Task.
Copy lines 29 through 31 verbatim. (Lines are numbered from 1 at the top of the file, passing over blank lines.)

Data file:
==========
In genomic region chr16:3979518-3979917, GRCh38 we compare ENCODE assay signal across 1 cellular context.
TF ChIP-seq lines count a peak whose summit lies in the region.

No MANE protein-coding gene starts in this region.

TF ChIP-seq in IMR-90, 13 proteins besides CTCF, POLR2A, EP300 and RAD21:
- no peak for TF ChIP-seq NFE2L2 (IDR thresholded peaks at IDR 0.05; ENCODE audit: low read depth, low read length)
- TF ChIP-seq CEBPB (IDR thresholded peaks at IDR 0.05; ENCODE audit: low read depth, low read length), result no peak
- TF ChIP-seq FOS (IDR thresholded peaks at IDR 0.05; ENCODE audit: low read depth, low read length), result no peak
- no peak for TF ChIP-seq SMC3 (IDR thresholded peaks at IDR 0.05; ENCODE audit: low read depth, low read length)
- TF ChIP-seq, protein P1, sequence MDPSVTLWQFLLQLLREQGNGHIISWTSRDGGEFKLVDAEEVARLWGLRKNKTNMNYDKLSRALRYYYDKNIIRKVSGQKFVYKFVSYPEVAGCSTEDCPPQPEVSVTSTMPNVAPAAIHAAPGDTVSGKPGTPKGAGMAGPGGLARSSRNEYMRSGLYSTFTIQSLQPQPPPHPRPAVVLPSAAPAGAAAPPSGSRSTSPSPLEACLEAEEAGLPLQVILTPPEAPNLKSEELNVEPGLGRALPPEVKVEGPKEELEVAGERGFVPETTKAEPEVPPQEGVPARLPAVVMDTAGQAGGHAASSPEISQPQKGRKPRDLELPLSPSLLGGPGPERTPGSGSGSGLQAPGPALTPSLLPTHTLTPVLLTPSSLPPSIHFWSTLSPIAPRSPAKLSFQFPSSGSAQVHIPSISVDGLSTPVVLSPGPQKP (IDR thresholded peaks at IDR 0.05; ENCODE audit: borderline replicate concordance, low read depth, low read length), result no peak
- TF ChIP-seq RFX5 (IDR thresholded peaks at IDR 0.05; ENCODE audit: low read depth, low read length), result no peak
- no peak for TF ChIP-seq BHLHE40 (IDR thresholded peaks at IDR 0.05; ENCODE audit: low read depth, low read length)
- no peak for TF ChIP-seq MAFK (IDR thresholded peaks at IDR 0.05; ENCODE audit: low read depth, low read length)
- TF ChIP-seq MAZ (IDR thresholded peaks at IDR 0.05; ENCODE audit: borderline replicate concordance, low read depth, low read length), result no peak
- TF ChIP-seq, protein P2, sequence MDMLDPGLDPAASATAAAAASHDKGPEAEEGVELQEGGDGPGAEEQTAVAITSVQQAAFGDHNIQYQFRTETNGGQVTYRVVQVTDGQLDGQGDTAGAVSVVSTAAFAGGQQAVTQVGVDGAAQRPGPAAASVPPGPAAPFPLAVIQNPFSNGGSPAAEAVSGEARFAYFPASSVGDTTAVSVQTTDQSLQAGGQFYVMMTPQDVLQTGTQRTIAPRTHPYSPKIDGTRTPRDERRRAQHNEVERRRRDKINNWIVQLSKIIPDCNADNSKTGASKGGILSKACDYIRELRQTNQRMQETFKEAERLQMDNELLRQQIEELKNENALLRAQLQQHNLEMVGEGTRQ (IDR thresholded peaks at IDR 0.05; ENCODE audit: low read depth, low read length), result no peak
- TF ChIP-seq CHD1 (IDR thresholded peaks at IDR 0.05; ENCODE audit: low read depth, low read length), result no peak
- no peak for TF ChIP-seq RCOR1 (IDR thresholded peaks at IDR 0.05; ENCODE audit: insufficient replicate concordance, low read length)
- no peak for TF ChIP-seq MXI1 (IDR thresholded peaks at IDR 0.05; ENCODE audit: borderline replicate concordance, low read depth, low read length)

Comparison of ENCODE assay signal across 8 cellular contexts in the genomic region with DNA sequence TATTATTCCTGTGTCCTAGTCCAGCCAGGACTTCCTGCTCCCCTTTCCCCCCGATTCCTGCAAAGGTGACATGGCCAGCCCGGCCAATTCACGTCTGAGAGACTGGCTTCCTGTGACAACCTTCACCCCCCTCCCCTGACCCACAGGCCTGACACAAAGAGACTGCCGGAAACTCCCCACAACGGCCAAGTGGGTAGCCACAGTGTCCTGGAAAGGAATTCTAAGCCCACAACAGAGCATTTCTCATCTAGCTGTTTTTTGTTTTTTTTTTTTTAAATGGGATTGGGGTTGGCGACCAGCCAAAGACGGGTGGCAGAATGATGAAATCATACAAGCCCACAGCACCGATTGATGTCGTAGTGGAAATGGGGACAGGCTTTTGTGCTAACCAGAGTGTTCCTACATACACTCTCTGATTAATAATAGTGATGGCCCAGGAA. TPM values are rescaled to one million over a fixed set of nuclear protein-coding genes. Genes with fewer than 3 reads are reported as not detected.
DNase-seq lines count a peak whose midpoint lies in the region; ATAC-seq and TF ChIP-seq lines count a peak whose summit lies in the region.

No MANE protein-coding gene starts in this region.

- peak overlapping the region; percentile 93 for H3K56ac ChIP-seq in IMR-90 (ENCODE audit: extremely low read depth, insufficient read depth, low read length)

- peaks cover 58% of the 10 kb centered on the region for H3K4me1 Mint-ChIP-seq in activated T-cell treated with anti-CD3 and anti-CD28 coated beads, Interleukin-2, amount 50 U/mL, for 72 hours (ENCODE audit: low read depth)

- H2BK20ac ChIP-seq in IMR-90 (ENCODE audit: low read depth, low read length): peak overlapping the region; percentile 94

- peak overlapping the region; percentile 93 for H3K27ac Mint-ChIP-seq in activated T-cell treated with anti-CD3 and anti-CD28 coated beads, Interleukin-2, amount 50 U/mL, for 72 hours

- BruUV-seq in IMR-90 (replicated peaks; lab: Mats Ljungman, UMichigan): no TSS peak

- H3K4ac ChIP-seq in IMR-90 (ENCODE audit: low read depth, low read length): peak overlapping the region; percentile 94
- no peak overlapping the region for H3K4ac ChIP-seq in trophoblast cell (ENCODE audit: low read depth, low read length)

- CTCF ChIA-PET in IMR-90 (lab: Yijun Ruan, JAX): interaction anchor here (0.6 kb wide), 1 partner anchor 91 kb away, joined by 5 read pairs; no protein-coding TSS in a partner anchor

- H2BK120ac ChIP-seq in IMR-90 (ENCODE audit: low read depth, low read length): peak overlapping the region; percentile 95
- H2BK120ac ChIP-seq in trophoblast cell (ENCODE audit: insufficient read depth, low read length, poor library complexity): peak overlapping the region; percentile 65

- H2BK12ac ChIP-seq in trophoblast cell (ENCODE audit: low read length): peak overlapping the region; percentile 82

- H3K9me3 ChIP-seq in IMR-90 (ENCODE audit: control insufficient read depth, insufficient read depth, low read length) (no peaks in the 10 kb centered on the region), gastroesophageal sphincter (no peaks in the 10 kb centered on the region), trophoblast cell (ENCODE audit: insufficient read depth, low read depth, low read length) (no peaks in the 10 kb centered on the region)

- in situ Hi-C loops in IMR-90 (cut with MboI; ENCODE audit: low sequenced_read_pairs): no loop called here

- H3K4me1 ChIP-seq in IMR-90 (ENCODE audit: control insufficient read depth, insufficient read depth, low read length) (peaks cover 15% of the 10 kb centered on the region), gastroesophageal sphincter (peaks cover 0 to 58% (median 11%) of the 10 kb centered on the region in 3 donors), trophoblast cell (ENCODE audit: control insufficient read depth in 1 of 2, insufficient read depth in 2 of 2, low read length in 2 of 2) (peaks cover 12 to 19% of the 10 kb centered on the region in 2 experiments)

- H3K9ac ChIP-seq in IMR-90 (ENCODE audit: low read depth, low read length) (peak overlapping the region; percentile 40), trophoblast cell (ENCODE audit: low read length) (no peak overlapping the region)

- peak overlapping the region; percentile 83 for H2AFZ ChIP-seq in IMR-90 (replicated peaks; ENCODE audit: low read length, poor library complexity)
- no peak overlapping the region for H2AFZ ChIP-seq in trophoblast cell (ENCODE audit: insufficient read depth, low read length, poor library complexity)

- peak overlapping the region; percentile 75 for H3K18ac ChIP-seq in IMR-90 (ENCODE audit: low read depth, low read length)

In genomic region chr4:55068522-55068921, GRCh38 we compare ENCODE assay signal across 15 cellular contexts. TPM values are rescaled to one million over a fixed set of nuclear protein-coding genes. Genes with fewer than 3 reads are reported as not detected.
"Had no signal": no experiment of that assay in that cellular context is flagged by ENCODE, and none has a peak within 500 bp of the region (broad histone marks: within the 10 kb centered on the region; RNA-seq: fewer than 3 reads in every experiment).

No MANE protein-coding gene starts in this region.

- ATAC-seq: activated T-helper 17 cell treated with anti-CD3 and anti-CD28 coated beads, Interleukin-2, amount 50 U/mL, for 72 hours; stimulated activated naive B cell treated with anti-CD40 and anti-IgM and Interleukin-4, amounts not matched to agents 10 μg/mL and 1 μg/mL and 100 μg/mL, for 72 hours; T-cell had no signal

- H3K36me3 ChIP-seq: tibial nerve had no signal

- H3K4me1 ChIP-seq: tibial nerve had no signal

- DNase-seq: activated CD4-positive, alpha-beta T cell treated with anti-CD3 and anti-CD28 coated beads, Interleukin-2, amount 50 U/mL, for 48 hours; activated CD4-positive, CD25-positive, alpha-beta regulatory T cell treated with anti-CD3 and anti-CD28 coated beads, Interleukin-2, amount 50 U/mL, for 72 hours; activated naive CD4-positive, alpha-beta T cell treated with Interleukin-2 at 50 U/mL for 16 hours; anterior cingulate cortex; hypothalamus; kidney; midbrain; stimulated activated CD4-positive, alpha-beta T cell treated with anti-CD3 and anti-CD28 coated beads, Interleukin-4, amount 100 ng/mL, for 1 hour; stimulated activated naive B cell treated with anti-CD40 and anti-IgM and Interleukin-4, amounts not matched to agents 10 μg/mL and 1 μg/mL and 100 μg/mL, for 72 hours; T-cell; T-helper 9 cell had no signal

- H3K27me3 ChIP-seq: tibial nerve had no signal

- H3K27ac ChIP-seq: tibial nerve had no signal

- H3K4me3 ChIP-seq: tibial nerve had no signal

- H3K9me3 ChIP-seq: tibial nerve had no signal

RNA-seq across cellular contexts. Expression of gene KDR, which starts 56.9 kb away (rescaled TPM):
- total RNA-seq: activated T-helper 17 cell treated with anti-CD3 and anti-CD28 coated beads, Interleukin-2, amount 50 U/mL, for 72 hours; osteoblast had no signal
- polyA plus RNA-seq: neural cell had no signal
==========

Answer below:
- H2BK120ac ChIP-seq in IMR-90 (ENCODE audit: low read depth, low read length): peak overlapping the region; percentile 95
- H2BK120ac ChIP-seq in trophoblast cell (ENCODE audit: insufficient read depth, low read length, poor library complexity): peak overlapping the region; percentile 65

- H2BK12ac ChIP-seq in trophoblast cell (ENCODE audit: low read length): peak overlapping the region; percentile 82